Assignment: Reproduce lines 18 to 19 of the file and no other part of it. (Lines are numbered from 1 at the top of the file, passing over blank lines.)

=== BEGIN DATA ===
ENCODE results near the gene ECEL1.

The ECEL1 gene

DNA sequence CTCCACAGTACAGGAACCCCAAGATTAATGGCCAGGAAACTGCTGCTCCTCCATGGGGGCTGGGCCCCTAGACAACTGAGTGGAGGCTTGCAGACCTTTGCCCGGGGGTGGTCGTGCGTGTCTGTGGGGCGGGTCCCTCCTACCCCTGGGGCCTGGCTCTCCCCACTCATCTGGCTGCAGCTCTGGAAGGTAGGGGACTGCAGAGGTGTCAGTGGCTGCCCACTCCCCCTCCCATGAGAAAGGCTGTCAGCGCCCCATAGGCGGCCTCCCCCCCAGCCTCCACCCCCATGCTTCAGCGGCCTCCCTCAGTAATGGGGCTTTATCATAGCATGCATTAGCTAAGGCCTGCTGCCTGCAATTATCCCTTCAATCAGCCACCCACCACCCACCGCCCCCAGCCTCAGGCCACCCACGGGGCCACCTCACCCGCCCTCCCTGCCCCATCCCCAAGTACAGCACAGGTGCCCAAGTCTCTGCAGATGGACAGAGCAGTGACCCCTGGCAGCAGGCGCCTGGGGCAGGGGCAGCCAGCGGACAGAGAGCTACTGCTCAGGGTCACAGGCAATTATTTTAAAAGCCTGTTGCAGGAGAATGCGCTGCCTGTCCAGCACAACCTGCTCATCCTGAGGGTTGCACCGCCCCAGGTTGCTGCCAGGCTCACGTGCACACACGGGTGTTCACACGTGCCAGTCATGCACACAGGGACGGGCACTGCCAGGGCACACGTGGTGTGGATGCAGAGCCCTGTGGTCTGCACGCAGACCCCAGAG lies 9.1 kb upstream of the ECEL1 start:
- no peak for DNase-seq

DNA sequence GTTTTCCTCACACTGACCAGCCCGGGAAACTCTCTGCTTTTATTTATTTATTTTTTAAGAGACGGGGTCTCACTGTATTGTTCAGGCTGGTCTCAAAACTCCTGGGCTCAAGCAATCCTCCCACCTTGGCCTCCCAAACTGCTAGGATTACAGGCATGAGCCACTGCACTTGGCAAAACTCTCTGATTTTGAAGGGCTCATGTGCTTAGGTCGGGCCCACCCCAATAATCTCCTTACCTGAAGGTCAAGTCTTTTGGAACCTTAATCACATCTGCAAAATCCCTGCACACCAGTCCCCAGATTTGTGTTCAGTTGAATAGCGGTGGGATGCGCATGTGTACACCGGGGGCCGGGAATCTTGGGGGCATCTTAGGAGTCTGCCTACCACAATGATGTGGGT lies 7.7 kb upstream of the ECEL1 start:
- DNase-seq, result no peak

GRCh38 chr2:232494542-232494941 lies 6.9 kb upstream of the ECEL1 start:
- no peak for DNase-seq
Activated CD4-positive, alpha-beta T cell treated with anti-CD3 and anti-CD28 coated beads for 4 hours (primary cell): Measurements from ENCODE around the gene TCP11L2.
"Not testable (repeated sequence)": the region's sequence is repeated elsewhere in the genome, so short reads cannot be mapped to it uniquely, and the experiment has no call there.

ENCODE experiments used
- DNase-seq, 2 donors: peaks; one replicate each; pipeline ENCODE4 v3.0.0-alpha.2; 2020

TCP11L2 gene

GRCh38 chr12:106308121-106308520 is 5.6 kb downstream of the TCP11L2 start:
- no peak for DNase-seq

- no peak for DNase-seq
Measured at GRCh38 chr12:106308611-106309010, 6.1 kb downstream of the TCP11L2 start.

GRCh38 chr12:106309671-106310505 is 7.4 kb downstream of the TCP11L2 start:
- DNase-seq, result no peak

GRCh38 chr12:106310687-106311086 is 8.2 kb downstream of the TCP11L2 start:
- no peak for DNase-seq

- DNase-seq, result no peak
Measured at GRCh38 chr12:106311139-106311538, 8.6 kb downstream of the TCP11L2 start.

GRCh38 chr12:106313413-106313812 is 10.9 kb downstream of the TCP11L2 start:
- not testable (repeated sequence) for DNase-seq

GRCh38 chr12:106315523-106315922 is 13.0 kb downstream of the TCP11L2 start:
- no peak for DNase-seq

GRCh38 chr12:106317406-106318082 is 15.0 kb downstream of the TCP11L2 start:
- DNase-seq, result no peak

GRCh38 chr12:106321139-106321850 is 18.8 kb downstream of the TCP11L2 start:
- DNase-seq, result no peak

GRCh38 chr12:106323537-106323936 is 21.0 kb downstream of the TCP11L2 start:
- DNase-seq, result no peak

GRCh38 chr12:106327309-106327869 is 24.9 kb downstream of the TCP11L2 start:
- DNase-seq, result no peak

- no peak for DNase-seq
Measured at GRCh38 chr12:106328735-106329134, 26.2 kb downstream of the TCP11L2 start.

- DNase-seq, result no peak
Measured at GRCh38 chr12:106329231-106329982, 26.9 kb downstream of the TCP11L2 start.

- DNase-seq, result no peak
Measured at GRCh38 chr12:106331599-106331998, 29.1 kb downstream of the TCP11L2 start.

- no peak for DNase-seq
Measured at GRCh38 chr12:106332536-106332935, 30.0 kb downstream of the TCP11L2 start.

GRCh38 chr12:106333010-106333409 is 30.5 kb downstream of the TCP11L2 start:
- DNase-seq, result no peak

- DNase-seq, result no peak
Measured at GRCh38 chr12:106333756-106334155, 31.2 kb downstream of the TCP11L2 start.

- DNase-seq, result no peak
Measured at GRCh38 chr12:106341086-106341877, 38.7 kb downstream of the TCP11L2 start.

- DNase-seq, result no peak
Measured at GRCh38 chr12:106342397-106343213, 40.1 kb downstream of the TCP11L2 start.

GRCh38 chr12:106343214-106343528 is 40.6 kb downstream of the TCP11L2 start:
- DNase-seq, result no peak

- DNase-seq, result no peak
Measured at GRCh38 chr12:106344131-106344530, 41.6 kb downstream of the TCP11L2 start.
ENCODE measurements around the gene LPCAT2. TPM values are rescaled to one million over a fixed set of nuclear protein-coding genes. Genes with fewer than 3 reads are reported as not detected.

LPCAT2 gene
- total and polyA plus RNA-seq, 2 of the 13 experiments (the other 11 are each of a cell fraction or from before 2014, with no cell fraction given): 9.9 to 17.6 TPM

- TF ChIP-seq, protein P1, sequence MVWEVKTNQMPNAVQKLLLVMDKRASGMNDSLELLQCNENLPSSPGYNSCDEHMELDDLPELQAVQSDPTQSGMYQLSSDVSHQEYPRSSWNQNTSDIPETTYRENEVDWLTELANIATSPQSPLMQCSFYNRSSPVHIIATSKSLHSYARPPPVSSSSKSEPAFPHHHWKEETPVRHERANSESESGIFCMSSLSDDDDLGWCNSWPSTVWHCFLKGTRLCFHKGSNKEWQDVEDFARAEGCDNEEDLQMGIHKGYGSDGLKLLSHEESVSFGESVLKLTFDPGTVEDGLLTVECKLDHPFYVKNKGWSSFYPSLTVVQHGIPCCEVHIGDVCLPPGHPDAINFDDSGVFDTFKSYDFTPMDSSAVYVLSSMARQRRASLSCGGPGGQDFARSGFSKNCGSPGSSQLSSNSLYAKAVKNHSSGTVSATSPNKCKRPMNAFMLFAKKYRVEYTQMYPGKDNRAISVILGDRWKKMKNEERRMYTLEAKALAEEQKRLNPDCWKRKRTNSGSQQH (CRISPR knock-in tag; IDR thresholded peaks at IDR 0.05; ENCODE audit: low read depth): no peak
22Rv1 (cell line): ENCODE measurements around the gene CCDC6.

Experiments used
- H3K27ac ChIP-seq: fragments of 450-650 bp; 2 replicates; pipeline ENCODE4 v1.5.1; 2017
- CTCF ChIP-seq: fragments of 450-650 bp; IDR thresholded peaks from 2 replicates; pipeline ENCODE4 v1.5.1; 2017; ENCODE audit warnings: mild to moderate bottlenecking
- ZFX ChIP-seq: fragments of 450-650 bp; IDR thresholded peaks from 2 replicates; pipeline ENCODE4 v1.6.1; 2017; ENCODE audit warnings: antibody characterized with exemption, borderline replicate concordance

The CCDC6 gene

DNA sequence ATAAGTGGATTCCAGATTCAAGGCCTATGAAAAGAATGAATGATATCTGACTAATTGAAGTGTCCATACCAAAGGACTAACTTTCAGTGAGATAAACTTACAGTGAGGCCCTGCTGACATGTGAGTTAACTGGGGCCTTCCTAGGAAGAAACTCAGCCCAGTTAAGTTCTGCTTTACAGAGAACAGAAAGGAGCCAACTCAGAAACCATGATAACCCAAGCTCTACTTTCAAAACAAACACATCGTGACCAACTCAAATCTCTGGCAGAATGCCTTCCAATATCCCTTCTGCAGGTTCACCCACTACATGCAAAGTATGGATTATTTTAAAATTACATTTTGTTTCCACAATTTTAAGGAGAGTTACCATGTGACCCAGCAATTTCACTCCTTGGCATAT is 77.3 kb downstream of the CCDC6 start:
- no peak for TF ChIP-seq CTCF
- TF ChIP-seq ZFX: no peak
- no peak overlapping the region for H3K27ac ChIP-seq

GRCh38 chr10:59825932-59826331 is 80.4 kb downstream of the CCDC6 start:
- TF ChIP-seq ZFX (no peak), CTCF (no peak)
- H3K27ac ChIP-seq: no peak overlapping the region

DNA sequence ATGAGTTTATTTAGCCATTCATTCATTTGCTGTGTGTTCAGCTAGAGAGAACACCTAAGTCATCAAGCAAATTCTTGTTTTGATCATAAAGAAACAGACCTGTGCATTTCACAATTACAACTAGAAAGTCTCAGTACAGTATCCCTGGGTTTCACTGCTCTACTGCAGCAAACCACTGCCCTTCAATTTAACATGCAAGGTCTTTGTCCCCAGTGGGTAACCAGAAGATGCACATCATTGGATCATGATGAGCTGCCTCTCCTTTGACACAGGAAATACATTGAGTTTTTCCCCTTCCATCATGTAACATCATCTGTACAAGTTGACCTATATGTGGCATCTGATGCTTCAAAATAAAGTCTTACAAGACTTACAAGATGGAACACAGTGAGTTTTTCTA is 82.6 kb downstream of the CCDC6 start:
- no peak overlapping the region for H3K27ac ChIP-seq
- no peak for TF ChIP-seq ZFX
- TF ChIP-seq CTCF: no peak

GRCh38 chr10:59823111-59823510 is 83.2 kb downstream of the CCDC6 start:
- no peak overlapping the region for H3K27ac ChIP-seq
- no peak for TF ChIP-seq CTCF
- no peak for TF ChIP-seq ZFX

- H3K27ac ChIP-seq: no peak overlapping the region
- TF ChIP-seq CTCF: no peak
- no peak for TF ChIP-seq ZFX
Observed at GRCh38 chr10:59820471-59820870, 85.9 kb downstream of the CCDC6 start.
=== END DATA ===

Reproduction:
GRCh38 chr12:106309671-106310505 is 7.4 kb downstream of the TCP11L2 start:
- DNase-seq, result no peak